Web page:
The name Robert Craig might not ring a bell, but the stage name Evel Knievel is universally recognized.
Born Oct. 17, 1938, Evel Knievel grew up to be a famous motorcycle stunt performer and entertainer who dedicated his life to defying death. In fact, he became known not only for his amazing skills, but also for rapidly recovering from a seemingly endless litany of life-threatening injuries.
But no matter how many times Knievel came close to dying in front of countless cheering crowds, it was an often silent and still incurable disease that took his life.
With an outstanding career in entertainment, Evel Knievel attempted more than 75 ramp-to-ramp motorcycle jumps between 1965 and 1980 – and in 1974, a failed canyon jump across Snake River Canyon in a team-powered rocket.
Dubbed a ‘daredevil’, he suffered more than 433 known bone fractures during his career, which earned him a spot in the Guinness Book of World Records as the survivor of “most bones broken in a lifetime.”
However, the life of Evel Knievel was not only about fame. His health suffered with the lifestyle he lived.
In 1999, the stunt-man underwent a liver transplant due to deadly hepatitis C, thought to have been contracted in a blood transfusion needed after a spill. He also struggled with diabetes, and in 2004, he was diagnosed with idiopathic pulmonary fibrosis (IPF).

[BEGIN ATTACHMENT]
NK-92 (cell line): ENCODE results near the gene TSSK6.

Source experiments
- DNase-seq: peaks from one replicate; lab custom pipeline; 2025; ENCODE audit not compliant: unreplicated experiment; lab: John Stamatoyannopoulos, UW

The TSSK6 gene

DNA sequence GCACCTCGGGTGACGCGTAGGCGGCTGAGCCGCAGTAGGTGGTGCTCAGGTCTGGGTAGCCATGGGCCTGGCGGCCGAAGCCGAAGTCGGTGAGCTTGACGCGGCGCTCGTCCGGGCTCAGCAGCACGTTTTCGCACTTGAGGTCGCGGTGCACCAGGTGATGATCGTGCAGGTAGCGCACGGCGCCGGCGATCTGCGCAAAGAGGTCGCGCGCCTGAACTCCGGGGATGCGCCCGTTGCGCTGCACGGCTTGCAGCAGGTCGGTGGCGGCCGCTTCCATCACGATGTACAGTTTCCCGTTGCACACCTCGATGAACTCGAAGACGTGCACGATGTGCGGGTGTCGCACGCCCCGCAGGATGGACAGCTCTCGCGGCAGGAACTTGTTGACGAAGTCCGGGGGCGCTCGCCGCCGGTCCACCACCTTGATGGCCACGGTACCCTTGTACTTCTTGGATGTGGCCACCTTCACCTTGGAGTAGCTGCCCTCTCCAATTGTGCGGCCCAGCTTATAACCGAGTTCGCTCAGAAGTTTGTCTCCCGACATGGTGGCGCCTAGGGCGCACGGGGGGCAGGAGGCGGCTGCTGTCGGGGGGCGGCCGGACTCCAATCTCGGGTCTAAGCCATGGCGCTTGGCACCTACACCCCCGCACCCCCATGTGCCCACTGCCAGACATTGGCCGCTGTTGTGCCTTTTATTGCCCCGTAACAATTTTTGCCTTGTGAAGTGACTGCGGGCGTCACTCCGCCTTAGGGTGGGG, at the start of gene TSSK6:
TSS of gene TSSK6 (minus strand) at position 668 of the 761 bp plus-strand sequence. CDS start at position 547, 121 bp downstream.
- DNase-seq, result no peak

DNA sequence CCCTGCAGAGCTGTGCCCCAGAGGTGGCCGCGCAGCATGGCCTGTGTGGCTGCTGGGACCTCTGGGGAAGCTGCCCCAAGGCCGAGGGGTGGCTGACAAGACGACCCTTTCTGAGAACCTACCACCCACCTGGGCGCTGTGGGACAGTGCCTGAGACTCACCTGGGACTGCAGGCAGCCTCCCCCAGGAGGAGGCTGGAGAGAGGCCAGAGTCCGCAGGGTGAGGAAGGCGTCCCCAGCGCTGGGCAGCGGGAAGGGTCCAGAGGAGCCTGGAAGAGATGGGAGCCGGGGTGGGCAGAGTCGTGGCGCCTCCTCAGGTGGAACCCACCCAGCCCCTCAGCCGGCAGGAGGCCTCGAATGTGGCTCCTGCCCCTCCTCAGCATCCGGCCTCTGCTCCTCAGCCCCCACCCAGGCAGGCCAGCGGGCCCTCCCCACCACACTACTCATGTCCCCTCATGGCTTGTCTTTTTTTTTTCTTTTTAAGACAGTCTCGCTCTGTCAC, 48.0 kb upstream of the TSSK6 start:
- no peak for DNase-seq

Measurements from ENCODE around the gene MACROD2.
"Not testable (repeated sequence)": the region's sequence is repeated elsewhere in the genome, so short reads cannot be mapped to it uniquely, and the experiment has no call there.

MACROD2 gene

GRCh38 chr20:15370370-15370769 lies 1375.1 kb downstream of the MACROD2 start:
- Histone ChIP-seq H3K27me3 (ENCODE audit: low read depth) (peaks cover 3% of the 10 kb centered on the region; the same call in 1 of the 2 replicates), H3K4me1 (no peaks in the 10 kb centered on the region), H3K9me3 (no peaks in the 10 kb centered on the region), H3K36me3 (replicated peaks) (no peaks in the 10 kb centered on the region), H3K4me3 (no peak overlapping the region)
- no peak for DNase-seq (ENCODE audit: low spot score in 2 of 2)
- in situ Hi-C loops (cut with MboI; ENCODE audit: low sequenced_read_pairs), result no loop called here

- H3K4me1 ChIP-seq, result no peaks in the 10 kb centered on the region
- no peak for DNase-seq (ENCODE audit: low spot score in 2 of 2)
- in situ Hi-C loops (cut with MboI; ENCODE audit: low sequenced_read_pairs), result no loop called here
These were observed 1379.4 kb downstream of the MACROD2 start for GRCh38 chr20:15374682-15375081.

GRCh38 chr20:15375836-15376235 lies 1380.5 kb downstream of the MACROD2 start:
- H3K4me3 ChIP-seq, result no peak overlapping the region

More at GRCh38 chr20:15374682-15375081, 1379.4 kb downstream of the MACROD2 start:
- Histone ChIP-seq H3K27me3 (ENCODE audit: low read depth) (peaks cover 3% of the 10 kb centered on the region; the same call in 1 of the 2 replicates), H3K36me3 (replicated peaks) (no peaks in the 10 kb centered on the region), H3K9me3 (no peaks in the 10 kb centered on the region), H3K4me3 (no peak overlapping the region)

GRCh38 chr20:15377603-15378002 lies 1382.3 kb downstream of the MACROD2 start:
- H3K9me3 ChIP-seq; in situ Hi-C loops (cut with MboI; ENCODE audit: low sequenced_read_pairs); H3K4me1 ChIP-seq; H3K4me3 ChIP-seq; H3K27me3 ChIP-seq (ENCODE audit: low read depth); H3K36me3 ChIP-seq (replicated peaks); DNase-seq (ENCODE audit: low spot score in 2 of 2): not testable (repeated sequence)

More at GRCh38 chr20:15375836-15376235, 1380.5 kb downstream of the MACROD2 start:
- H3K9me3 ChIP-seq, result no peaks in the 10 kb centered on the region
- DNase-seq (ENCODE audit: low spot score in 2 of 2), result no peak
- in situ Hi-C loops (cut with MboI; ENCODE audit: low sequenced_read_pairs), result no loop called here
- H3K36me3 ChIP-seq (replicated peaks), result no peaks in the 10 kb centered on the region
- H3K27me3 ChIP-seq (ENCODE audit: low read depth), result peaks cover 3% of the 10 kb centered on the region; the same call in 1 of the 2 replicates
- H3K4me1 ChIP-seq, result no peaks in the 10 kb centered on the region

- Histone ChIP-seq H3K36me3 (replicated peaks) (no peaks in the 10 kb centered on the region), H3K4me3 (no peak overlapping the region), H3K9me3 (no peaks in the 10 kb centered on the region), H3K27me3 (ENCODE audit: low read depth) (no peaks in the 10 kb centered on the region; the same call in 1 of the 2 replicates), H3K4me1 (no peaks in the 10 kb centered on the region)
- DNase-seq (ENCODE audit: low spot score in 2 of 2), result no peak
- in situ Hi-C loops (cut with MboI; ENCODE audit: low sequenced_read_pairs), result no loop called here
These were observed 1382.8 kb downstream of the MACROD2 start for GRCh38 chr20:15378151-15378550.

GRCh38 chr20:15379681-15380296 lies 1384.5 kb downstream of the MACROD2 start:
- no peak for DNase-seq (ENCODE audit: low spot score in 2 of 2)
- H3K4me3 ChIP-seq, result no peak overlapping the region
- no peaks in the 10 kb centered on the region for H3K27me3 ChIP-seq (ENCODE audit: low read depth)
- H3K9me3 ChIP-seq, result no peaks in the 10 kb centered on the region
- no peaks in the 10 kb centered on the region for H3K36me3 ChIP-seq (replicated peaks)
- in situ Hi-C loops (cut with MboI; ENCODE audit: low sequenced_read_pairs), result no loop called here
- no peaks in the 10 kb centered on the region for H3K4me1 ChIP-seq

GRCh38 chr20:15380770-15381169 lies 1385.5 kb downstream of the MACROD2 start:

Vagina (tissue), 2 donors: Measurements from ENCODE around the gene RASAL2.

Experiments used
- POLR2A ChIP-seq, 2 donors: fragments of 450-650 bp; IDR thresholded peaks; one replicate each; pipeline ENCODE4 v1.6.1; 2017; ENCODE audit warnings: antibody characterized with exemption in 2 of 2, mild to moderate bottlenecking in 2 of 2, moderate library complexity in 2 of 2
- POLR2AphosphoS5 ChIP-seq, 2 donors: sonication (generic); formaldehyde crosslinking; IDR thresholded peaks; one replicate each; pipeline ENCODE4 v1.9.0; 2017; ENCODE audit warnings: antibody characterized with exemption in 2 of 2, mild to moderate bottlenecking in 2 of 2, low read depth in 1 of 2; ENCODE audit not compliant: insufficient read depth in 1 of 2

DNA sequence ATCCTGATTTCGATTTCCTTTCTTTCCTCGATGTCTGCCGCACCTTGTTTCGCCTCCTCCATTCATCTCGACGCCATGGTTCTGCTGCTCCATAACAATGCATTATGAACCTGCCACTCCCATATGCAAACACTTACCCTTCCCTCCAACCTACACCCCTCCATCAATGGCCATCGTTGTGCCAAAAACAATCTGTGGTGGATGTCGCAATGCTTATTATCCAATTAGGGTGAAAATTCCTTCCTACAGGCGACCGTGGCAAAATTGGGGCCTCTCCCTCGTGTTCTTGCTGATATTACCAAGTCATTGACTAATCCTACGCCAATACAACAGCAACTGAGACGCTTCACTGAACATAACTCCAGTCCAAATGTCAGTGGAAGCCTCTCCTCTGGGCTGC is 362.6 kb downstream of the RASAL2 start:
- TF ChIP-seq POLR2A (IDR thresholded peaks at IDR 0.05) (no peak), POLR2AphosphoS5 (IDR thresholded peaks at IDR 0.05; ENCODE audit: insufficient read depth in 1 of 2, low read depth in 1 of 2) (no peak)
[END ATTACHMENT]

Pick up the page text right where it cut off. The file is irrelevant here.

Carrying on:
After a living a famous life dedicated to defying death, he struggled for three years with IPF, then on Nov. 30, 2007, he succumbed to the disease that most people had never heard about.
Evel Knievel died of complications related to idiopathic pulmonary fibrosis.
At the time, the Coalition for Pulmonary Fibrosis has issued a statement using his fame to raise awareness for the disease that is characterized by scarred tissue in the lungs. There was no cure for IPF in 2007 and almost a decade later there still is not. More than 128,000 people suffer from IPF in the United States alone; 40,000 people die from it every year.
Coalition for Pulmonary Fibrosis (CPF), Chief Executive Officer Mark Shreve offered sympathy to the Evel Kneivel’s family in a press release.
“We know first hand the tragedy of IPF,” Shreve said. “It is devastating news to IPF patients and their families that viable treatments for IPF still do not exist. We desperately need to increase awareness of IPF and fund research that will lead to new treatments, and ultimately a cure.”
Last year, Pulmonary Fibrosis News remembered the story of Evel Knievel in its #TBT series. Watch here the TV public service announcement recorded by the entertainer right before his death here.
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